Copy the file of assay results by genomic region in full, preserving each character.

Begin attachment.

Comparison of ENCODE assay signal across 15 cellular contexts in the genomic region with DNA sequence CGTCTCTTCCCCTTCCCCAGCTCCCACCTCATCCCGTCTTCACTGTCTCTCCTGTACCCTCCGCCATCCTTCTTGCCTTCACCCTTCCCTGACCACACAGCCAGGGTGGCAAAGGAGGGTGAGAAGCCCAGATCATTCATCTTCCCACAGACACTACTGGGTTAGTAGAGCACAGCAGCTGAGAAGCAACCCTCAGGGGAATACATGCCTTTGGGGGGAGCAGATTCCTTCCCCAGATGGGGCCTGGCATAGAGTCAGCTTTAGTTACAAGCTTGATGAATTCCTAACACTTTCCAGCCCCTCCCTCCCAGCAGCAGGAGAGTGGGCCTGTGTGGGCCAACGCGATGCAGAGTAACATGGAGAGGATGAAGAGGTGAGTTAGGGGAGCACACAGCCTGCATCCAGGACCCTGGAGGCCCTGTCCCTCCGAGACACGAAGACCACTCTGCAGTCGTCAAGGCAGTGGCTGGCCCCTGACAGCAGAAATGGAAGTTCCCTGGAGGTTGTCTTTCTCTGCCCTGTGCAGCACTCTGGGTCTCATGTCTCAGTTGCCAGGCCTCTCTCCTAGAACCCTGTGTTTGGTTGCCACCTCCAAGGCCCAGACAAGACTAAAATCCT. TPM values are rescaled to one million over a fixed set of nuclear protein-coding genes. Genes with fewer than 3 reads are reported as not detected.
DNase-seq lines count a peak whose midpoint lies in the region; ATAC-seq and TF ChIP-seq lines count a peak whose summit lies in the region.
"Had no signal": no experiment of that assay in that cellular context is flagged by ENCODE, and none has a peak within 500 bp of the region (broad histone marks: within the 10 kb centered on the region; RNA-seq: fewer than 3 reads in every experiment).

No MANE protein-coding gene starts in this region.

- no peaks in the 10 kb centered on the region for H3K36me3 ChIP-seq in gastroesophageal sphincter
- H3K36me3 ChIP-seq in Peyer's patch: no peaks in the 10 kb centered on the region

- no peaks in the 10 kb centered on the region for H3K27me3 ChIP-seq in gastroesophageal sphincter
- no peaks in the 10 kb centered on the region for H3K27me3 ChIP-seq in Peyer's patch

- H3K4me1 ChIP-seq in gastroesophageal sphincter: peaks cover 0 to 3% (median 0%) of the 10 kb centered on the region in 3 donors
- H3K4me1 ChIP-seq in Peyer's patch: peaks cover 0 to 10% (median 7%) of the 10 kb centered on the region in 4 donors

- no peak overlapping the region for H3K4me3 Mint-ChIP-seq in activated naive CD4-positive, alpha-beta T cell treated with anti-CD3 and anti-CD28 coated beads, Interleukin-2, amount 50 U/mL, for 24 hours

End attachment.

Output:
Comparison of ENCODE assay signal across 15 cellular contexts in the genomic region with DNA sequence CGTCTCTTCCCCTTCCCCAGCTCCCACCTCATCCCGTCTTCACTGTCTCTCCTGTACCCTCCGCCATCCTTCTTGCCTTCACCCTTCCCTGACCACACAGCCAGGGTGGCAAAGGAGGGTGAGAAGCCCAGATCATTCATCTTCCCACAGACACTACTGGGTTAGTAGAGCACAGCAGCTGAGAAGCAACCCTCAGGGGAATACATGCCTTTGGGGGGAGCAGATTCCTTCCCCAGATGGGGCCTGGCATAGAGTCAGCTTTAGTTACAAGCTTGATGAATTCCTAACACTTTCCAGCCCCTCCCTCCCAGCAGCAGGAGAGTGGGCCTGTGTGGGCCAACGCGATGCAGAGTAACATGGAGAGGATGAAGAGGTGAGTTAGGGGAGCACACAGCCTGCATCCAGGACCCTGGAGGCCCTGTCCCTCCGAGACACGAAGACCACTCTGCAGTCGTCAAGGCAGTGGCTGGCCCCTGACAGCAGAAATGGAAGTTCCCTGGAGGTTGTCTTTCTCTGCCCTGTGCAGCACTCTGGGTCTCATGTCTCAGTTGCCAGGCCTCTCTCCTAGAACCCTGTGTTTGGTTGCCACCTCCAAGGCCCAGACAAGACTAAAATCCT. TPM values are rescaled to one million over a fixed set of nuclear protein-coding genes. Genes with fewer than 3 reads are reported as not detected.
DNase-seq lines count a peak whose midpoint lies in the region; ATAC-seq and TF ChIP-seq lines count a peak whose summit lies in the region.
"Had no signal": no experiment of that assay in that cellular context is flagged by ENCODE, and none has a peak within 500 bp of the region (broad histone marks: within the 10 kb centered on the region; RNA-seq: fewer than 3 reads in every experiment).

No MANE protein-coding gene starts in this region.

- no peaks in the 10 kb centered on the region for H3K36me3 ChIP-seq in gastroesophageal sphincter
- H3K36me3 ChIP-seq in Peyer's patch: no peaks in the 10 kb centered on the region

- no peaks in the 10 kb centered on the region for H3K27me3 ChIP-seq in gastroesophageal sphincter
- no peaks in the 10 kb centered on the region for H3K27me3 ChIP-seq in Peyer's patch

- H3K4me1 ChIP-seq in gastroesophageal sphincter: peaks cover 0 to 3% (median 0%) of the 10 kb centered on the region in 3 donors
- H3K4me1 ChIP-seq in Peyer's patch: peaks cover 0 to 10% (median 7%) of the 10 kb centered on the region in 4 donors

- no peak overlapping the region for H3K4me3 Mint-ChIP-seq in activated naive CD4-positive, alpha-beta T cell treated with anti-CD3 and anti-CD28 coated beads, Interleukin-2, amount 50 U/mL, for 24 hours